Chesapeake Energy Corp., the nation’s second-largest gas producer, has recently attempted to void hundreds of agreements with mineral rights owners, amid plummeting energy prices. In a recent case, the company found itself on the losing end of a court battle.
Chesapeake signed a letter of intent with family-owned Peak Energy Corp., based in Plano, Texas, to acquire drilling rights on 5,405 acres of land. When prices plummeted, Chesapeake tried to walk away, claiming that the letter of intent was not a binding contract. The Fifth Circuit Court of Appeals in New Orleans disagreed, holding that the contract was valid and that Chesapeake must pay $19.7 million, the difference between the amount of the offer and the value of the lease when the deal was canceled.
The Fifth Circuit decision affects the prime energy-producing states of Texas, Louisiana and Mississippi, and is likely to be influential in other Circuits where oil and gas are big industries.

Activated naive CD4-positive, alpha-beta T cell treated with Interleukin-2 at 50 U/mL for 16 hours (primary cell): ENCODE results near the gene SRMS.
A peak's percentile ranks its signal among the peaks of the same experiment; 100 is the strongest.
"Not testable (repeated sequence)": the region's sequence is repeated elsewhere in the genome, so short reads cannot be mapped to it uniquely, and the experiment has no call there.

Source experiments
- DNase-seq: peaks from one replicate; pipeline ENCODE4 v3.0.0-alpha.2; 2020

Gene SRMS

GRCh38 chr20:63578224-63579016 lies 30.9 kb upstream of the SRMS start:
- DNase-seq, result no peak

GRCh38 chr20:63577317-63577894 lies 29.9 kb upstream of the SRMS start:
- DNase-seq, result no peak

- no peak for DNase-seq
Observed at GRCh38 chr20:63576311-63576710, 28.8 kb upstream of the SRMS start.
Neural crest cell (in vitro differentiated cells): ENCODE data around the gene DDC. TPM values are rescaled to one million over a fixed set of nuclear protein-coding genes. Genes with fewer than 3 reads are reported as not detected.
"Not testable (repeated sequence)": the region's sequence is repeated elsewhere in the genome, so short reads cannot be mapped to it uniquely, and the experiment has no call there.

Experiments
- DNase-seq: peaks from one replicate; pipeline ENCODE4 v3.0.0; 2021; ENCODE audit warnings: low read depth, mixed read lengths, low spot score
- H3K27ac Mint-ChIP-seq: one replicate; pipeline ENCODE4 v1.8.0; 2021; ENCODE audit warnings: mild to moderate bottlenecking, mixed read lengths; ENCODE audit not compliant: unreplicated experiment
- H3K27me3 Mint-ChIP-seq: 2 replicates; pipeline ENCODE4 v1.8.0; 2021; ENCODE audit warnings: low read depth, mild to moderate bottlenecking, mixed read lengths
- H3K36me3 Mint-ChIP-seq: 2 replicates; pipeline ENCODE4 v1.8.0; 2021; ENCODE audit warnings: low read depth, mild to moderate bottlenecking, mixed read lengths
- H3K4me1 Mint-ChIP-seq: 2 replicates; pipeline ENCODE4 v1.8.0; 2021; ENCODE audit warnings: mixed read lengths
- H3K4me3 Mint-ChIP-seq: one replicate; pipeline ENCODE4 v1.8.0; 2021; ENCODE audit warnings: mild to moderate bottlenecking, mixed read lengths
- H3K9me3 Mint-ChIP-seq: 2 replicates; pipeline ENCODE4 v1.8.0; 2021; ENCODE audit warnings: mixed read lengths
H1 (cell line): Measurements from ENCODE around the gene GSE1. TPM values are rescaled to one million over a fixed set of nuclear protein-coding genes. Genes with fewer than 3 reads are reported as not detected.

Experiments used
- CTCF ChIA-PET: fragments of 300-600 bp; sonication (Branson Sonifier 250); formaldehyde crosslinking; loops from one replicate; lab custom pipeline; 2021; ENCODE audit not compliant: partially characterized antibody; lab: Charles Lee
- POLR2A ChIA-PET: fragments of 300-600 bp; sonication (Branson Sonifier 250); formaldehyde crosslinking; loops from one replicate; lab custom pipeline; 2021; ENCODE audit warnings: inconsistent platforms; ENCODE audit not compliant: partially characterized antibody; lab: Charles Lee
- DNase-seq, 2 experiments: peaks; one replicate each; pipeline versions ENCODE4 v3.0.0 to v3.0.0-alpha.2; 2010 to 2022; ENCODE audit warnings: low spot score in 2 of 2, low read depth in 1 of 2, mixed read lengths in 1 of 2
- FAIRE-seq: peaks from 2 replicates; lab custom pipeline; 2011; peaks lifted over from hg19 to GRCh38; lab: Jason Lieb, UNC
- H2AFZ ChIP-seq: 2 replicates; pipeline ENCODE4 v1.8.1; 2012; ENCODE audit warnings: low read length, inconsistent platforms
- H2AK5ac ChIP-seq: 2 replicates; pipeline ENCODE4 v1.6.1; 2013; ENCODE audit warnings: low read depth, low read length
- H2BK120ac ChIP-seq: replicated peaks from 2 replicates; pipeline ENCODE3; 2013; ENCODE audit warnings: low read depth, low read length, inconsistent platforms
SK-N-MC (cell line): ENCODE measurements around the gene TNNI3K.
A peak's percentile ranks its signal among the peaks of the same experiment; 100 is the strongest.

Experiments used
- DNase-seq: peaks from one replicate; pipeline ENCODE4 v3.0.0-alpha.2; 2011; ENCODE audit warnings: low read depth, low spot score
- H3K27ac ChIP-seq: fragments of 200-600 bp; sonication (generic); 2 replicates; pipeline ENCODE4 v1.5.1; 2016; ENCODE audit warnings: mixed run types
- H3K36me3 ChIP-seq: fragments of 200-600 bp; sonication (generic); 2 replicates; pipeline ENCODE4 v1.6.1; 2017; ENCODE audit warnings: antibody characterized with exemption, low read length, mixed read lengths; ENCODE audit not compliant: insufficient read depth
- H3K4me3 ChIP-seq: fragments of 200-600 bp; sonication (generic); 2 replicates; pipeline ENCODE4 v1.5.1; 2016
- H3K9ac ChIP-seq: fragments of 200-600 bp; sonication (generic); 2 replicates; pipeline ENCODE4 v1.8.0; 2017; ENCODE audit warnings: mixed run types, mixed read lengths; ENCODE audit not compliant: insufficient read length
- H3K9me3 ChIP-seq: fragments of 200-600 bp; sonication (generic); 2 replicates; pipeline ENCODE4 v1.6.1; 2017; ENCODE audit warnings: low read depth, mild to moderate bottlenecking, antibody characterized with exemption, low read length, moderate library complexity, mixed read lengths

Chesapeake is facing hundreds of similar lawsuits from landowners from Pennsylvania to Texas, as the company tries to void contracts that are no longer profitable now that the price of gas has dropped. In another case, the gas driller was ordered to pay more than $100 million to three landowners after the company did not follow through on a contract.
Chesapeake has lost 35 percent of its market value in the past year, as its stock price has dropped significantly.